• Sector Allocation: Overweights to high yield and IG corporates, EM bonds and CMBS added returns as spreads to Treasuries tightened
  • Currency and security selection: A short position in the U.S. dollar relative to a basket of European, Asian and Latin American currencies generated a small profit, while gains from Treasury Inflation-Protected Securities (TIPS) and an overweight to BBB-rated corporates more than offset sub-optimal security selection in EM bonds

Click on the Portfolio Characteristics tab for information on quality ratings.

How We Are Positioned

The fund ended the third quarter with 95% of the interest-rate sensitivity (duration) of the index, up from an average of 92% in the third quarter. While Federated’s Duration Pod expects interest rates to continue to grind higher, uncertainty regarding the outcome of the midterm elections and the unresolved trade conflict with China warranted a less aggressive duration stance. At the end of the period, the fund moved from a neutral to flattener position on the yield curve, anticipating short rates will increase more than long rates.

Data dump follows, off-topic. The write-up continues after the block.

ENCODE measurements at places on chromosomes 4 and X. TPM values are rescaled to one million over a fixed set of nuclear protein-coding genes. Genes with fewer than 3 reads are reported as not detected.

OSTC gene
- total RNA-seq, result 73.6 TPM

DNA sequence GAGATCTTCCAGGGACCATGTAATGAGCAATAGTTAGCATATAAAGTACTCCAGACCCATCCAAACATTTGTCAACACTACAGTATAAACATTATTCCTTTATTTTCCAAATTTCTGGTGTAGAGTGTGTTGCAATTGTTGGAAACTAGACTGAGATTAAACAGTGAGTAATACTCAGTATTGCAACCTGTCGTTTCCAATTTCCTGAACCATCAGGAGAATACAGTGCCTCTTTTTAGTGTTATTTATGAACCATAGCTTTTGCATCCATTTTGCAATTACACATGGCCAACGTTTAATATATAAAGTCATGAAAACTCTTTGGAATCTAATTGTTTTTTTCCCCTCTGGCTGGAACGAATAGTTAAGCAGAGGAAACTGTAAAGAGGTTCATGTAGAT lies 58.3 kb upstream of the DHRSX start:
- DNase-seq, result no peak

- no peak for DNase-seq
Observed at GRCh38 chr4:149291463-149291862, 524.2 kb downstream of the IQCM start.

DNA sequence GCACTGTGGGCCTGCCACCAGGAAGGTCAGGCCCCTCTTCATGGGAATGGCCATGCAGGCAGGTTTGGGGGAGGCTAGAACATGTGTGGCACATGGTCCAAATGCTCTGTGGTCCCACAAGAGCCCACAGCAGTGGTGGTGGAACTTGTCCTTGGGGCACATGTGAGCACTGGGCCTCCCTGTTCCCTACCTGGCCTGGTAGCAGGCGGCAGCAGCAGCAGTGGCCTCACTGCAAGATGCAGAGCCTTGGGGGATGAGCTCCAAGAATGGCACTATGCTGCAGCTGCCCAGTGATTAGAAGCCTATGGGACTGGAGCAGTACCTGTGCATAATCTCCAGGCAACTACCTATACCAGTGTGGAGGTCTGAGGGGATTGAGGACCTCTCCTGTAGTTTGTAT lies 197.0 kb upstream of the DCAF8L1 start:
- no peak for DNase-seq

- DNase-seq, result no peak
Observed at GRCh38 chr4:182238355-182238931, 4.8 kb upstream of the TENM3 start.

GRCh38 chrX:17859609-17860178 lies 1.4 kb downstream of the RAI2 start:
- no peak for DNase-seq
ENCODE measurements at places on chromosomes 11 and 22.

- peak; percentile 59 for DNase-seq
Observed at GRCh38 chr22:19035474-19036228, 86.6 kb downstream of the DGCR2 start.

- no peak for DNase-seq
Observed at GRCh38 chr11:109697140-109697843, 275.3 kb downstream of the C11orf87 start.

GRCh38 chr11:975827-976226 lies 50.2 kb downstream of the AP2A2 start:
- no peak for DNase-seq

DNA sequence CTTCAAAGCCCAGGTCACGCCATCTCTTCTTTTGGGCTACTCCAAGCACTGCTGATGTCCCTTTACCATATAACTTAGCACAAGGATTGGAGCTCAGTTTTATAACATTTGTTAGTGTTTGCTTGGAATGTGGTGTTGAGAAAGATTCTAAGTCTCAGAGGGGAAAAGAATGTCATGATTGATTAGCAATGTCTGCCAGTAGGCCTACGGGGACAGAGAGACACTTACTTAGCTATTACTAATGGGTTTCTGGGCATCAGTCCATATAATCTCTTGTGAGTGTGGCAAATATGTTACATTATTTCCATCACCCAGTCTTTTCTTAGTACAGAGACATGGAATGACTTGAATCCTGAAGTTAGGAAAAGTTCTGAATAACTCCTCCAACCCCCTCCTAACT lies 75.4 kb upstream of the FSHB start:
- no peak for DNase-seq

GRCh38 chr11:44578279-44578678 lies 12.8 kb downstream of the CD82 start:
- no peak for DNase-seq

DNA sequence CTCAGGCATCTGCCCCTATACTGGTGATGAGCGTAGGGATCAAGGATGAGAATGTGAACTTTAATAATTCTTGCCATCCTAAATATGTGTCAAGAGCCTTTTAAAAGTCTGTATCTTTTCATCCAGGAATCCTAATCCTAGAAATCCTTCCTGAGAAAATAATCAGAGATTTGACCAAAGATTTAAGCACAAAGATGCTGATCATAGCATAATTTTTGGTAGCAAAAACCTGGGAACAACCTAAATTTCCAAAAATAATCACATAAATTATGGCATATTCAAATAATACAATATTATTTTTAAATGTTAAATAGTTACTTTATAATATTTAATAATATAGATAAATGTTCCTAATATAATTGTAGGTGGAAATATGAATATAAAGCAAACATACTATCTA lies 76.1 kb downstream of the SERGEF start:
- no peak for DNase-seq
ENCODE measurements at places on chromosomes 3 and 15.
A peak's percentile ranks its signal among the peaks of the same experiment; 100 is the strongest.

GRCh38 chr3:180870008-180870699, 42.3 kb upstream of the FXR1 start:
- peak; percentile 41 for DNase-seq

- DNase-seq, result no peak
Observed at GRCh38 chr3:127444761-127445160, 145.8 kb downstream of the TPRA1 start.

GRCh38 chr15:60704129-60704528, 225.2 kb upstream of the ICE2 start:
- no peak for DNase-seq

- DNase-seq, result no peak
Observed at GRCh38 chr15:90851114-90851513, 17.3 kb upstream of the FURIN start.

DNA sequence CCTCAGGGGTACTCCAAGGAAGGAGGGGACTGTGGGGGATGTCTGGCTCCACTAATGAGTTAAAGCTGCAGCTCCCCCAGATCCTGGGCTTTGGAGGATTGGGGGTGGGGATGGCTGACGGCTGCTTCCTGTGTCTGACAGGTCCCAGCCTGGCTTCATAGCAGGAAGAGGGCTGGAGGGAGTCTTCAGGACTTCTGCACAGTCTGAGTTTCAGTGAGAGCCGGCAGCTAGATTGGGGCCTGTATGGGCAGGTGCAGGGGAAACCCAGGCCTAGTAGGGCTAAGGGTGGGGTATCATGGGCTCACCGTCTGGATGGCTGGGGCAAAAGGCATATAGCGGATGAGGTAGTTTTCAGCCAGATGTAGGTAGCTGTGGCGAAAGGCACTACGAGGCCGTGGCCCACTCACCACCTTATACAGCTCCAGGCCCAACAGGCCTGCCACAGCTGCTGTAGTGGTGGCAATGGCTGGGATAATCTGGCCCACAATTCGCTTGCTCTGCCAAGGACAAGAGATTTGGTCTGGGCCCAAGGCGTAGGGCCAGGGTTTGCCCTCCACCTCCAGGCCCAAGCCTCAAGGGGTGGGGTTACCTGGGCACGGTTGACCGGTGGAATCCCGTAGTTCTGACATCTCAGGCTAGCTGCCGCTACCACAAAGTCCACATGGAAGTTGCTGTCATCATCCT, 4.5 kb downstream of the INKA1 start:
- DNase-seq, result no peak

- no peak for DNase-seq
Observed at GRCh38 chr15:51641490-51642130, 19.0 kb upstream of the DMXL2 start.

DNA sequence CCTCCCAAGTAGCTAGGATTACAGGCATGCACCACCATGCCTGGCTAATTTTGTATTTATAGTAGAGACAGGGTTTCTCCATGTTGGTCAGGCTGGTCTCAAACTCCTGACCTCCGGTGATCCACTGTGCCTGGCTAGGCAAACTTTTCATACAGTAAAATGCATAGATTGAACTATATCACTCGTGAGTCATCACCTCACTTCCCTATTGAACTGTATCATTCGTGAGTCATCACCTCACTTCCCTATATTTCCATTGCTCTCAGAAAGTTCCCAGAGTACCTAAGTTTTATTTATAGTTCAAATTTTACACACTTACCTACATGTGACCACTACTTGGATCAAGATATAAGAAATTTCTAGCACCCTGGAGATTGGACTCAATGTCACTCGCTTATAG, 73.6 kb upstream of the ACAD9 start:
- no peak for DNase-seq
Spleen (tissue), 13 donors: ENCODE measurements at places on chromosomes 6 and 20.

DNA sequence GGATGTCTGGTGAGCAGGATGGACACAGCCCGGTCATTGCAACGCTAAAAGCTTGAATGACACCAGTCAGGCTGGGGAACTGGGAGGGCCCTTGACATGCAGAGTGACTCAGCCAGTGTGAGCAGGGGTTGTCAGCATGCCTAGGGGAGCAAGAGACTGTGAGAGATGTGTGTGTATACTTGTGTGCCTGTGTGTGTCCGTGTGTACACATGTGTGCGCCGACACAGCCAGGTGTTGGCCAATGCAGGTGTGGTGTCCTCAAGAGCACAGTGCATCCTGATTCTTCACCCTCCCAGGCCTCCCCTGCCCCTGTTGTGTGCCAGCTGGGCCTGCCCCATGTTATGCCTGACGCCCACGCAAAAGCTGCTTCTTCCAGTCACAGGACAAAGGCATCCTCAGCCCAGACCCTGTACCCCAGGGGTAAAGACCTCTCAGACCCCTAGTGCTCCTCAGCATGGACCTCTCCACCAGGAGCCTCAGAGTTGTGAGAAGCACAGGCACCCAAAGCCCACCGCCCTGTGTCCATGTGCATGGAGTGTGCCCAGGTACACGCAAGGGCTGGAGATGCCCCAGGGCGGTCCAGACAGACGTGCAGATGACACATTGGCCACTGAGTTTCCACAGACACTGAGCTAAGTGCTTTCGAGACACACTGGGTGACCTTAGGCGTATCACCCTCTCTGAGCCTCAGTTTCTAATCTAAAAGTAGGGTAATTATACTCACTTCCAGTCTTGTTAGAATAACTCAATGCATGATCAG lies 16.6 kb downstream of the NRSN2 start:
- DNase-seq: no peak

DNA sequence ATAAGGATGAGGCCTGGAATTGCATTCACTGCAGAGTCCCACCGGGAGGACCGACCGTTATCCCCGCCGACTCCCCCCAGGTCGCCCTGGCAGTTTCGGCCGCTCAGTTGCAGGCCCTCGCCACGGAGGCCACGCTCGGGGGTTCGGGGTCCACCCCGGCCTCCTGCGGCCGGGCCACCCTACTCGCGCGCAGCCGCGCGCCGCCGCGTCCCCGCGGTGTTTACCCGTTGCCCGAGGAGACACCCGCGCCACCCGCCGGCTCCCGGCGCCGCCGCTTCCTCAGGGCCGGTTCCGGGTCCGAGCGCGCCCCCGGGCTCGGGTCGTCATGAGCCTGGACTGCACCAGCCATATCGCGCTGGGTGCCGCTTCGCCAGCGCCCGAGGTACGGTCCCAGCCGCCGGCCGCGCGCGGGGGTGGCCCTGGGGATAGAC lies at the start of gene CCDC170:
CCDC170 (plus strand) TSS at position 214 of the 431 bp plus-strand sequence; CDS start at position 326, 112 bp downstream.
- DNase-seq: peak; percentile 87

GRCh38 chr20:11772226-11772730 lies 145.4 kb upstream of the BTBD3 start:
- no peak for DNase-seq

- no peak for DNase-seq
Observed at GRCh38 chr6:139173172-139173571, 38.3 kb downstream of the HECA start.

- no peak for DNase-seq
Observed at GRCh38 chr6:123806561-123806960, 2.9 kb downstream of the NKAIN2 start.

In terms of sector allocation, the fund maintains a 6% position in high-yield bonds and a 4% position in EM bonds. High yield has been supported by a rising stock market and subdued issuance, and EM volatility thus far has been constrained to specific locales (namely Argentina, South Africa and Turkey). The fund reduced its allocation to IG corporates from 37% to 34% due to rich valuations; maintains a neutral weighting in government mortgages (23% of the fund) as less supply and reduced prepayment risk are offset by less buying of MBS by the Fed; and has a small overweight to CMBS vs. the index (3% of the fund). The fund has 7% in loans: 2% in bank loans and 5% in trade-finance loans, two asset classes that offer attractive yields with little interest-rate risk. The fund increased its position in Treasuries from 19% to 22% on a decrease in IG corporate holdings. Treasuries primarily are held to hedge against unforeseen risk-off events.